Adam Salberg: I’m always interested in projects that deal with social and political conscience. For Sanctuary, there’s a sense everybody wants to respond to the election and social justice, but it’s like a participatory sport, you have to get up and do it. Things like representation in theatre for instance, you don’t have productions of The Mikado with an all-white cast happening without people questioning it. But in terms of having a more diverse theatre, I think the will to do something is there but the gap is no one knows how to start. We’re not producers, but we saw an opportunity and a need for this work to be done right now. To be honest no one else was going to do it, and we thought it was our responsibility to do it, so we thought we would try to pull it off. We didn’t want this opportunity to pass us and regret it later. This happens too often, it’s very easy to make excuses, so unless you take the first step, no one will do it.

You’re both designers, can you talk about how politics have affected specific projects you’ve worked on in terms of aesthetics?

Jonathan Cottle: Sanctuary is one of the most intense moments, but thinking about the past two years, I had just finished a bunch of projects before the election, so when that happened I was thankful I’d finished those projects because it would’ve been hard to work on those. I’m seeing a lot of people on Facebook, playwrights and designers, who are talking about how they’re finding it difficult to work and function like they did before November 8th.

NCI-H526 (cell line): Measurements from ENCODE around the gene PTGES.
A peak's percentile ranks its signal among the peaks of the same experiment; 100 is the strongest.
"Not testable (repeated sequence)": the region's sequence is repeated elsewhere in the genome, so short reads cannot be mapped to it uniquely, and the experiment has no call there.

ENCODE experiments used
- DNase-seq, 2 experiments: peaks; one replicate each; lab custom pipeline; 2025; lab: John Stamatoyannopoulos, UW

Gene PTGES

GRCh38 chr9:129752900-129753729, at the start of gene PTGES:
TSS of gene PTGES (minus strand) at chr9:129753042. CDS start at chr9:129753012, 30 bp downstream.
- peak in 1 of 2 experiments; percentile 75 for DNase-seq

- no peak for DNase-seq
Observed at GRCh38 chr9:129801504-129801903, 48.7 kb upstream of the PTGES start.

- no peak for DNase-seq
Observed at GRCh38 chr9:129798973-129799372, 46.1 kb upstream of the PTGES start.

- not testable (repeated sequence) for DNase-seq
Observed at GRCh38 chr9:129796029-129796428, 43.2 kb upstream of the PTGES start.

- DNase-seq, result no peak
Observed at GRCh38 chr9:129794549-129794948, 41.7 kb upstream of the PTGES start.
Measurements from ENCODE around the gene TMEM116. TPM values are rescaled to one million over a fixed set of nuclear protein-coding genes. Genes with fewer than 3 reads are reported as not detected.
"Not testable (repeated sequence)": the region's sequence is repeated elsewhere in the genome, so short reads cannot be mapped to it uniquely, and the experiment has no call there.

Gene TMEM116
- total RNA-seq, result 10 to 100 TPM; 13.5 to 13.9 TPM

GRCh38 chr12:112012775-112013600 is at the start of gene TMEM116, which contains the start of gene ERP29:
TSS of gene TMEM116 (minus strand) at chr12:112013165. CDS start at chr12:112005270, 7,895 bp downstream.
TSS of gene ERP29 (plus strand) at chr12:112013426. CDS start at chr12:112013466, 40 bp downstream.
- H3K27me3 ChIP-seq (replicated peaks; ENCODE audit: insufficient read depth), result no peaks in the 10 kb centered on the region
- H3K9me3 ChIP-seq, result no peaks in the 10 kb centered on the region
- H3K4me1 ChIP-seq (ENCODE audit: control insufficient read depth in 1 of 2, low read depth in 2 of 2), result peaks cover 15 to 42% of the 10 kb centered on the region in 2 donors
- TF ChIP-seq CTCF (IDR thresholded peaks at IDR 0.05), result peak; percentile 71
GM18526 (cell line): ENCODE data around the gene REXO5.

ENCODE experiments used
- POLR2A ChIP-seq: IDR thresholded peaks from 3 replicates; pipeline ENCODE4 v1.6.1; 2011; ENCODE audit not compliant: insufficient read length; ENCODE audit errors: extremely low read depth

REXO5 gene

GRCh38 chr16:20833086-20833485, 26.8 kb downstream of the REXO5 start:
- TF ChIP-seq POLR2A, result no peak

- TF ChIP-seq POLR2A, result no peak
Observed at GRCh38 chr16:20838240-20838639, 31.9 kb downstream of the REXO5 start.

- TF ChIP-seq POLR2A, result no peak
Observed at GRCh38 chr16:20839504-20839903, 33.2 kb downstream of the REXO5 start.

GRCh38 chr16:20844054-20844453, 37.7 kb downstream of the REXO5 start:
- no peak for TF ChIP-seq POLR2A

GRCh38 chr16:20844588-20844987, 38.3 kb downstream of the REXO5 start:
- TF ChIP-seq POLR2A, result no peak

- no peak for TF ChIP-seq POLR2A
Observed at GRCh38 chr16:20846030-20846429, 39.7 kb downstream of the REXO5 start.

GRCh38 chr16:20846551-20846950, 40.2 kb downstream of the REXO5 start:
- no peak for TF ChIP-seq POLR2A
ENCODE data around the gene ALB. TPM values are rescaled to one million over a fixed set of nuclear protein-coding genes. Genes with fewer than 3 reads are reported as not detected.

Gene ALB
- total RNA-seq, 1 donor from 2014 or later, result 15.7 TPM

What are some of the design elements that will come into play in Sanctuary?

Jonathan Cottle: I am drawing upon visual research from countercultural and protest movements of the last 100 years. Things like the Weimar Republic Berlin, early 90s punk girl riot scene in Seattle, they weren’t traditional protest movements but they were politically charged. My intention there will be to create rich environments for the pieces, but also to remind people that every kind of reaction to an oppressive force has precedents. One of the best tools oppressors have is make people forget that everything has been done before and that we can draw from history. It’s easy to oppress when activists think they have to build the movement from nothing. In design I want to remind people that’s not the case, we have historical precedent that can make us stronger.